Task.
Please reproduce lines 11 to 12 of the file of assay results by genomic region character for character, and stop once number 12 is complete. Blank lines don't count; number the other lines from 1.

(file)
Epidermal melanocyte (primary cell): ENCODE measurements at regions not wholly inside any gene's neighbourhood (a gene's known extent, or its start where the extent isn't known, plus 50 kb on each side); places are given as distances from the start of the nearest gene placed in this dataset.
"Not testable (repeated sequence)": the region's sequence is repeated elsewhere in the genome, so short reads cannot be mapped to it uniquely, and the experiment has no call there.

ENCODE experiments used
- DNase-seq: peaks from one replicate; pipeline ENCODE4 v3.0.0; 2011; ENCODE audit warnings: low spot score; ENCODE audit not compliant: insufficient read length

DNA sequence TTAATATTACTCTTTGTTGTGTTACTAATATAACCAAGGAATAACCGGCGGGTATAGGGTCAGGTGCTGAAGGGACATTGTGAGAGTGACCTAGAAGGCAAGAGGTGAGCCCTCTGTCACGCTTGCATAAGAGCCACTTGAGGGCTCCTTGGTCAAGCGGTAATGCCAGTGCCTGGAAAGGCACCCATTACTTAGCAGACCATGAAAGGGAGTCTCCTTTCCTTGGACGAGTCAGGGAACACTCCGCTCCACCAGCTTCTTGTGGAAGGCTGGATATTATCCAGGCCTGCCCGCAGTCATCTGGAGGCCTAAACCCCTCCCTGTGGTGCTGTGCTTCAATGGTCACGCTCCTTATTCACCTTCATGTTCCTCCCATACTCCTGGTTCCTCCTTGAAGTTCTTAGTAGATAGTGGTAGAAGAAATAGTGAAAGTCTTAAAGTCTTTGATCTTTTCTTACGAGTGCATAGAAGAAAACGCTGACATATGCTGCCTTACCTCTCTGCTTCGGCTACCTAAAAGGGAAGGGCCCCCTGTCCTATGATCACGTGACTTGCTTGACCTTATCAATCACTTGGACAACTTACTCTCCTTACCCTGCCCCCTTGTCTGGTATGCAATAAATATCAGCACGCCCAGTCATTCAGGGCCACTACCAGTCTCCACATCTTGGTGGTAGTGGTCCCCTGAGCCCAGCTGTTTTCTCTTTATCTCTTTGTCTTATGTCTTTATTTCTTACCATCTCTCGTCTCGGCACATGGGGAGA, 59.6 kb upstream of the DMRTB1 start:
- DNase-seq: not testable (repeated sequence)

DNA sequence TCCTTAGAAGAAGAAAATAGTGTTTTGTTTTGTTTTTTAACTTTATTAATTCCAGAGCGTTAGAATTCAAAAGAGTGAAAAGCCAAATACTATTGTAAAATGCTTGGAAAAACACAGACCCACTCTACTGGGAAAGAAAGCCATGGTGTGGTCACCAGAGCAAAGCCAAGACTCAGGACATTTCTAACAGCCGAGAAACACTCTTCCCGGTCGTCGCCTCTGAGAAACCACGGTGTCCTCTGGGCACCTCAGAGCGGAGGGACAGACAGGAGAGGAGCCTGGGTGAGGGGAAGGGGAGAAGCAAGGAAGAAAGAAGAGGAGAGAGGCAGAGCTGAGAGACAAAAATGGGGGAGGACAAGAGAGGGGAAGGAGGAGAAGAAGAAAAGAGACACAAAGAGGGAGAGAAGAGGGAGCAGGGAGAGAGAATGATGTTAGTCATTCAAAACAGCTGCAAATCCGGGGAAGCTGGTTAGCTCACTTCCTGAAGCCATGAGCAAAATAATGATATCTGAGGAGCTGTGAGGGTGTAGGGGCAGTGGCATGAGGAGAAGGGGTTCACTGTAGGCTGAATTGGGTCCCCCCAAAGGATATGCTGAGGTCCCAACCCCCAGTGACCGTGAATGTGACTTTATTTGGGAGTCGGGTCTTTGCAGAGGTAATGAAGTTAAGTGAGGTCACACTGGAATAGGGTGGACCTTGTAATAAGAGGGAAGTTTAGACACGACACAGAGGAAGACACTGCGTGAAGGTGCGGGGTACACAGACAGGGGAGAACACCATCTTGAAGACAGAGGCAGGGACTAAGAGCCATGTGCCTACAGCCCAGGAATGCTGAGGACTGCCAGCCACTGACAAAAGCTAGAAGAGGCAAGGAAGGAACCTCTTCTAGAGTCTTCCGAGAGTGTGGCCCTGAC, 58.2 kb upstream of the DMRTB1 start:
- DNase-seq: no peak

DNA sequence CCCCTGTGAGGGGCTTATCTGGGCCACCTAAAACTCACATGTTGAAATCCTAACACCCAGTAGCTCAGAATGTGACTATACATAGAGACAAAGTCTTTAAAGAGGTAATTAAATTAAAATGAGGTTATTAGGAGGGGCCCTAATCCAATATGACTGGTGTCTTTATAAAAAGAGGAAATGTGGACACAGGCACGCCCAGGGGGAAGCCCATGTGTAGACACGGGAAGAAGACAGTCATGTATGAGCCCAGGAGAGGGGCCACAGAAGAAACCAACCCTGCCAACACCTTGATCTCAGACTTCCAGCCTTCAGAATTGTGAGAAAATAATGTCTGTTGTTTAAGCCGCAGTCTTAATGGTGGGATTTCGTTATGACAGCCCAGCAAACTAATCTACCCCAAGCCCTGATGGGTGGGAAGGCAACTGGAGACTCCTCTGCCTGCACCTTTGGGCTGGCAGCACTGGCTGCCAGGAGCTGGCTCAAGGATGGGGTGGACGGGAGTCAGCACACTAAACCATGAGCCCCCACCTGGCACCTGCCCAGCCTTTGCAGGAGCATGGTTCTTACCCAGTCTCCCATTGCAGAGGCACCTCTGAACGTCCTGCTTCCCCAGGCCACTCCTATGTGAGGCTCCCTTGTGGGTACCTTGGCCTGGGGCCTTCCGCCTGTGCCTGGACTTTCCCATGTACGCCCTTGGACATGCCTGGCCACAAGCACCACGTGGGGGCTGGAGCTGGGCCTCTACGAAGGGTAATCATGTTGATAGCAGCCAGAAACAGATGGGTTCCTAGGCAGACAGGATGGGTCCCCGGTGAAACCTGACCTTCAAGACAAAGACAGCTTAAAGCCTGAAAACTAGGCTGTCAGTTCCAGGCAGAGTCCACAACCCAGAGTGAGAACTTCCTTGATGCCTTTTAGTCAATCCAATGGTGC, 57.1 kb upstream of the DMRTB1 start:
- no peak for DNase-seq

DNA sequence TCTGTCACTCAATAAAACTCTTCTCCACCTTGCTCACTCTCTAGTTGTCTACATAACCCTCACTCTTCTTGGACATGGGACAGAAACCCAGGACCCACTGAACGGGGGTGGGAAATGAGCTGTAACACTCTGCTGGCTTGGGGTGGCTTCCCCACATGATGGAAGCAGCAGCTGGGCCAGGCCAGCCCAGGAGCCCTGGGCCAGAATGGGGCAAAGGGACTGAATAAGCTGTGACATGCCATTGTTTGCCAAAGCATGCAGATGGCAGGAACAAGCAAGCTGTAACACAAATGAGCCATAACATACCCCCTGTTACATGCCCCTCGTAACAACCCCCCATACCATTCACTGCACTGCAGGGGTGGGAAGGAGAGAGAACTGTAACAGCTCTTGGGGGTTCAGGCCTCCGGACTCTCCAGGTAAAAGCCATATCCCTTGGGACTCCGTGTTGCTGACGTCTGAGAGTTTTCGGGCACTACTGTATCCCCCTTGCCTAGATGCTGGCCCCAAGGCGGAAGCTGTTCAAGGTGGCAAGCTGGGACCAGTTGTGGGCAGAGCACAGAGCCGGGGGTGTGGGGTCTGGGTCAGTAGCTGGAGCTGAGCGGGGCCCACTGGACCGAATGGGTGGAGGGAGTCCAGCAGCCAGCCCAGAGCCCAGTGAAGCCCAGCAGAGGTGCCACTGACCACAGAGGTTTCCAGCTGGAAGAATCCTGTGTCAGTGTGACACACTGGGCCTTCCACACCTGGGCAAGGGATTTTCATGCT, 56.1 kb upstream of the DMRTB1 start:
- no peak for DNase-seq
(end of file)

DNA sequence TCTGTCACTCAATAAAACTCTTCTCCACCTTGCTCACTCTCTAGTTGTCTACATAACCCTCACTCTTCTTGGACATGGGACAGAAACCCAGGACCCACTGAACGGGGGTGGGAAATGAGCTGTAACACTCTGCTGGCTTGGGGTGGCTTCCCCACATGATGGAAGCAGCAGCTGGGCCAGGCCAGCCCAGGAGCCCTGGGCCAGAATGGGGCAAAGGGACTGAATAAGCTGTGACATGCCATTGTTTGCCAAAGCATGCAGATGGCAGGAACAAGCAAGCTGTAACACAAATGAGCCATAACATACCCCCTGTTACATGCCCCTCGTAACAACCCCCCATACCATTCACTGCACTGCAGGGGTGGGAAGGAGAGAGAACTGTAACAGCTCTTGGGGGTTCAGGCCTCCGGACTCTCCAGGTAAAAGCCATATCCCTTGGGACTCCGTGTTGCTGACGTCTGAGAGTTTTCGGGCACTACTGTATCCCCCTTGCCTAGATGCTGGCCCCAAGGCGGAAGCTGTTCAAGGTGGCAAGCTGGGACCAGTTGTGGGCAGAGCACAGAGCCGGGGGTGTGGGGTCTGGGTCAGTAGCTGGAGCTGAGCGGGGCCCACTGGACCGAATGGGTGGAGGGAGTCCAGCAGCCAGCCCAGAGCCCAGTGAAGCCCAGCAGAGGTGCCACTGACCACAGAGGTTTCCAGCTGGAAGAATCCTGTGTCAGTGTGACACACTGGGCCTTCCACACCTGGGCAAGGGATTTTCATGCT, 56.1 kb upstream of the DMRTB1 start:
- no peak for DNase-seq